Lewis: Good News About Bad Behavior

For this column, NASW book editor Lynne Lamberg asks NASW authors to tell how they came up with the idea for their book, developed a proposal, found an agent and publisher, funded and conducted research, and put the book together. She also asks what they wish they had known before they began working on their book, what they might do differently the next time, and what tips they can offer aspiring authors. She then edits the A part of that Q&A to produce the author reports you see here. Publication of NASW members’ reports in Advance Copy does not constitute NASW’s endorsement of their books. NASW welcomes your comments, and hopes this column stimulates productive discussions.

Cover: Good News

Cover: Good News

THE GOOD NEWS ABOUT BAD BEHAVIOR:
WHY KIDS ARE LESS DISCIPLINED THAN EVER —
AND WHAT TO DO ABOUT IT

Katherine Reynolds Lewis
PublicAffairs (Hachette Book Group), April 17, 2018, $28
ISBN-10: 1610398386; ISBN-13: 9781610398381
ISBN ebook: 9781610398

Lewis reports:

A new and surprising problem has quietly developed in the current generation of children: They are out of control. In a recent study, first-graders could stand still for only three minutes, versus twelve for their peers in 1948. Half of all children develop a mood or behavioral disorder or substance addiction by age 18, according to NIH.

In the era of the helicopter parent, children seem to have lost the ability to regulate their behavior, thoughts, and emotions. I argue that our time-honored methods of punishments and rewards haven't taught discipline — they've undermined it.

The book grows out of my fascination with school discipline and the work of psychologist Ross Greene. When I heard how his model of discipline was changing the lives of children in psychiatric wards, juvenile justice facilities, and schools, I flew to Maine to shadow him and schools using his model.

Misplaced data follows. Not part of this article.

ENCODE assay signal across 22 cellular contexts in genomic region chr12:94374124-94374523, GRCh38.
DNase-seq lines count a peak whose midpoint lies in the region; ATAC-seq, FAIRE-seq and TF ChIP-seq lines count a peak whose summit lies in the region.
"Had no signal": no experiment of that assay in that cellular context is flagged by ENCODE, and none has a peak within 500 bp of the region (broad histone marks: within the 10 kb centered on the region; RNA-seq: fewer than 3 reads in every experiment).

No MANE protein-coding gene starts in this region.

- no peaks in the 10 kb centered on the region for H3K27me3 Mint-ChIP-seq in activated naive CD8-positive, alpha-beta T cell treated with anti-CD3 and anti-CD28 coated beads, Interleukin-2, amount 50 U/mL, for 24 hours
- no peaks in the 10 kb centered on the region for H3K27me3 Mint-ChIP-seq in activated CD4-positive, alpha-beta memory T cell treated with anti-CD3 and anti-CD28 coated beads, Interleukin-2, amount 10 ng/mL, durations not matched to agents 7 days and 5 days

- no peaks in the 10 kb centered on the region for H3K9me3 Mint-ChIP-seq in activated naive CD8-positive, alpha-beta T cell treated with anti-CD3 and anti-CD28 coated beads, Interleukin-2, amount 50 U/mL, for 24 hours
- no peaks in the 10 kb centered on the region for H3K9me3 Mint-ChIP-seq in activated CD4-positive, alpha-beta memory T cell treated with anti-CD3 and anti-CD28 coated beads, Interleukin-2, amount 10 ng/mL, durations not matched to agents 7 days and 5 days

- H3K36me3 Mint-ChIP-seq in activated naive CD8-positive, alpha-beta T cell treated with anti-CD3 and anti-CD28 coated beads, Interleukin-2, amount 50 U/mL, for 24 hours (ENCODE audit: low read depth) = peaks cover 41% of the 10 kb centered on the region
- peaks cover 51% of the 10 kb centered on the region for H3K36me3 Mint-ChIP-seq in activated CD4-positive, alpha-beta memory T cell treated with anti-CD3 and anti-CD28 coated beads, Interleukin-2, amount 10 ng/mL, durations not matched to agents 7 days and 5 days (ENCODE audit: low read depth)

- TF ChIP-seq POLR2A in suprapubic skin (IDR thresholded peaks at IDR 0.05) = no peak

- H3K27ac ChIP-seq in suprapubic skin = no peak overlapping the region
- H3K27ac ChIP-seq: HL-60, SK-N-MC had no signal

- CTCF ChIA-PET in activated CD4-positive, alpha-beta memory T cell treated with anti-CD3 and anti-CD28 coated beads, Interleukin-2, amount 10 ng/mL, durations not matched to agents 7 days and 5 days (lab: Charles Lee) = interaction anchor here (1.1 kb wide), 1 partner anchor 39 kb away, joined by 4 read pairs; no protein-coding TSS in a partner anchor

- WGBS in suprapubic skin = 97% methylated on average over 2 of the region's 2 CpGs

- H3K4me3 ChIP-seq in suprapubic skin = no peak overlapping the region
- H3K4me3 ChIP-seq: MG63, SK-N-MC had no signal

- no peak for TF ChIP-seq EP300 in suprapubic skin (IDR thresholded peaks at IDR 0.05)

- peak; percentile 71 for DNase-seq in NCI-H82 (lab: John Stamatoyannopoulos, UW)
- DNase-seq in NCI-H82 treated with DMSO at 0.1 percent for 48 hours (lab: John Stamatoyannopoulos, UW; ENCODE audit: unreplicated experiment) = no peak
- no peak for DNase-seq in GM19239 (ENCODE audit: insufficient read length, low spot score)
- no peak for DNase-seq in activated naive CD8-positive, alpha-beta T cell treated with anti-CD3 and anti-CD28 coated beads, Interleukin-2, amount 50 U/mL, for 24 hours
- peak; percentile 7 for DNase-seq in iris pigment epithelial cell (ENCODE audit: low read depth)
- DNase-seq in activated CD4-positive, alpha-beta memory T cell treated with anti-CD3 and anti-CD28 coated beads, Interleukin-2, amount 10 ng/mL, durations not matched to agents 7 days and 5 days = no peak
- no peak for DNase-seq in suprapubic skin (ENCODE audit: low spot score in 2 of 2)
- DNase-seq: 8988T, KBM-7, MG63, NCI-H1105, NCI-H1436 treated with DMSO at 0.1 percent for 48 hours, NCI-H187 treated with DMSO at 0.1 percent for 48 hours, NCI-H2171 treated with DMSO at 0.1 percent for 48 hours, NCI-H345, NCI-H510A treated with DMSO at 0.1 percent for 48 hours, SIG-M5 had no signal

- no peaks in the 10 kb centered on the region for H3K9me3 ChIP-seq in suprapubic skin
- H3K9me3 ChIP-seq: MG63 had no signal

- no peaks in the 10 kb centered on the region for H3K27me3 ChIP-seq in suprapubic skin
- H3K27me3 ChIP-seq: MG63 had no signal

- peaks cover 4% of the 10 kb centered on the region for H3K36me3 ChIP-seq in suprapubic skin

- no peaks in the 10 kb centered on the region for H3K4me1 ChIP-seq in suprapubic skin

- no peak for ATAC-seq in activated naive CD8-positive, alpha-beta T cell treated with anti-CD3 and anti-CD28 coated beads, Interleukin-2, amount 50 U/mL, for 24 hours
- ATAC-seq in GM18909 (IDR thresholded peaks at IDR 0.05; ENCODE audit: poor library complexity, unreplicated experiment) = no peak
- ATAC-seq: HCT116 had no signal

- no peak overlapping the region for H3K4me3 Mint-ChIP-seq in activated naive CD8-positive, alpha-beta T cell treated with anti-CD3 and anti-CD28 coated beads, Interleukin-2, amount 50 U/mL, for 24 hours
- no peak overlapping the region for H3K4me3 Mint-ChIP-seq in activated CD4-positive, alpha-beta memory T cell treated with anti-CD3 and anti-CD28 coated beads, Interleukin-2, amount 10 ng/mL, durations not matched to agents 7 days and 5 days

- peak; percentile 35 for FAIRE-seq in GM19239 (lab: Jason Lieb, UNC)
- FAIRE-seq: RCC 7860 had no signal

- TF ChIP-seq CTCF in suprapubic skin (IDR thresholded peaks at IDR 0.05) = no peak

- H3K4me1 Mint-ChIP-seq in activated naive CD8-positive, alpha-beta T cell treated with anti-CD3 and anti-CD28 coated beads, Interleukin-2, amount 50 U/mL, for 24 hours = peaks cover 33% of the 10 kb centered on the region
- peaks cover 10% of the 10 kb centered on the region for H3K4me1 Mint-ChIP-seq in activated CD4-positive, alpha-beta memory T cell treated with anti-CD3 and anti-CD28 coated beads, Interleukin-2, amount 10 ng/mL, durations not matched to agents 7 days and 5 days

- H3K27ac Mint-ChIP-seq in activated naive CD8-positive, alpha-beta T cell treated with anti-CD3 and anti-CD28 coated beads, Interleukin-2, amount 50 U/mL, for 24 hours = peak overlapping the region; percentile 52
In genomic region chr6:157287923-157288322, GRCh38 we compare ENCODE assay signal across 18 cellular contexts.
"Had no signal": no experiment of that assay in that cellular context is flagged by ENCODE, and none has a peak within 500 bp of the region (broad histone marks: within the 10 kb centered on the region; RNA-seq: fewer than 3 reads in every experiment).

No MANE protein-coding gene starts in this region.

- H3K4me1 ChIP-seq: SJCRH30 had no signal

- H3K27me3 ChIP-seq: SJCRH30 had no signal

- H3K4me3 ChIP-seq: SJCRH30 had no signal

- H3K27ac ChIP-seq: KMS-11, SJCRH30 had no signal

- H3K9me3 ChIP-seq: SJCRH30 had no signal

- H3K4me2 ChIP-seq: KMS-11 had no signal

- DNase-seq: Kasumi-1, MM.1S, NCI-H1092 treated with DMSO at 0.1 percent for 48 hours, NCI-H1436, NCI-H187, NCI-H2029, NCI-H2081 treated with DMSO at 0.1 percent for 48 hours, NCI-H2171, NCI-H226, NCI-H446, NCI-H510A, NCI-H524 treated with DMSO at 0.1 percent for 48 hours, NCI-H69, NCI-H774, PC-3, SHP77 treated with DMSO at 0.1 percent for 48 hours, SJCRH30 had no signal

Katherine Reynolds Lewis

Katherine Reynolds Lewis

I then pitched a freelance story to Mother Jones magazine. Within days of appearing online in July 2015, the article became the site’s most-read story ever, with more than 6 million views to date. Clearly, millions of people were facing the same fears, confronting the same problems, and looking for solutions.

Fired up, I wrote to my six “dream” agents asking to meet about a possible book. I chose the one who seemed the best fit. He helped me rework a draft book proposal and the following summer received multiple offers from publishers. Up to this point, I had self-funded my reporting. With a book advance, I crisscrossed the country following psychologists, teachers and families, and delivered a manuscript 10 months later.

While they didn’t provide funding, I was helped by writing residencies, including the Carey Institute, Ragdale, and the Virginia Center for the Creative Arts.

My biggest lesson learned is to be dogged and unafraid to ask for meetings with agents or publishers when your research shows they’d be a good fit. You also have to be flexible and responsive to feedback from publishing industry professionals about the market. My only regret is not having more time to prepare for the book launch.

Contact info:

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NASW members: will your book be published soon? Take advantage of this opportunity for shameless self-promotion. Submit your report for Advance Copy.

Tell your fellow NASW members how you came up with the idea for your book, developed a proposal, found an agent and publisher, funded and conducted research, and put the book together. Include what you wish you had known before you began working on your book, or had done differently.

See https://www.nasw.org/advance-copy-submission-guidelines.

Thinking of writing a book? If you are a NASW member, you may access a list of more than 150 books and online resources to help you craft your book proposal, find an agent and funding sources, negotiate your contract, learn about self-publishing, publicize and market your book, and more at https://www.nasw.org/article/write-book.

Send book info and questions about book publishing to Lynne Lamberg, NASW book editor, llamberg@nasw.org.